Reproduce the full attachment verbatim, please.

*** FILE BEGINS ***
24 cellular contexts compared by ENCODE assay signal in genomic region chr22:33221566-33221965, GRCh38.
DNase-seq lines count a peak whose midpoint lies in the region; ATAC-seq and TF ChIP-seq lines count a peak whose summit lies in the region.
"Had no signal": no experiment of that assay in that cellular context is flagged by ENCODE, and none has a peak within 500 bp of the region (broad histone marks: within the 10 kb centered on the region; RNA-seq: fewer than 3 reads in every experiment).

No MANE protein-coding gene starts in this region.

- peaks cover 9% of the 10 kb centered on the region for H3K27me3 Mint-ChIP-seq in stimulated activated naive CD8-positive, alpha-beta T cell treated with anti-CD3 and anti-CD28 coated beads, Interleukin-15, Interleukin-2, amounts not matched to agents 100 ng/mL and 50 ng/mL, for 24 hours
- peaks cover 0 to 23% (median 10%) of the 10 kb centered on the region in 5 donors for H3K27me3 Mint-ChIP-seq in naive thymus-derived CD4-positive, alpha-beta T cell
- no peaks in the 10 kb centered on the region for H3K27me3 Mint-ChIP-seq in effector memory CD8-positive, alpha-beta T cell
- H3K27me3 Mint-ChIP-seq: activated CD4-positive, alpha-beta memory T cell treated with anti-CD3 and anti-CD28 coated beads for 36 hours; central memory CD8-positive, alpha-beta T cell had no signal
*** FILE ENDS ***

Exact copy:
24 cellular contexts compared by ENCODE assay signal in genomic region chr22:33221566-33221965, GRCh38.
DNase-seq lines count a peak whose midpoint lies in the region; ATAC-seq and TF ChIP-seq lines count a peak whose summit lies in the region.
"Had no signal": no experiment of that assay in that cellular context is flagged by ENCODE, and none has a peak within 500 bp of the region (broad histone marks: within the 10 kb centered on the region; RNA-seq: fewer than 3 reads in every experiment).

No MANE protein-coding gene starts in this region.

- peaks cover 9% of the 10 kb centered on the region for H3K27me3 Mint-ChIP-seq in stimulated activated naive CD8-positive, alpha-beta T cell treated with anti-CD3 and anti-CD28 coated beads, Interleukin-15, Interleukin-2, amounts not matched to agents 100 ng/mL and 50 ng/mL, for 24 hours
- peaks cover 0 to 23% (median 10%) of the 10 kb centered on the region in 5 donors for H3K27me3 Mint-ChIP-seq in naive thymus-derived CD4-positive, alpha-beta T cell
- no peaks in the 10 kb centered on the region for H3K27me3 Mint-ChIP-seq in effector memory CD8-positive, alpha-beta T cell
- H3K27me3 Mint-ChIP-seq: activated CD4-positive, alpha-beta memory T cell treated with anti-CD3 and anti-CD28 coated beads for 36 hours; central memory CD8-positive, alpha-beta T cell had no signal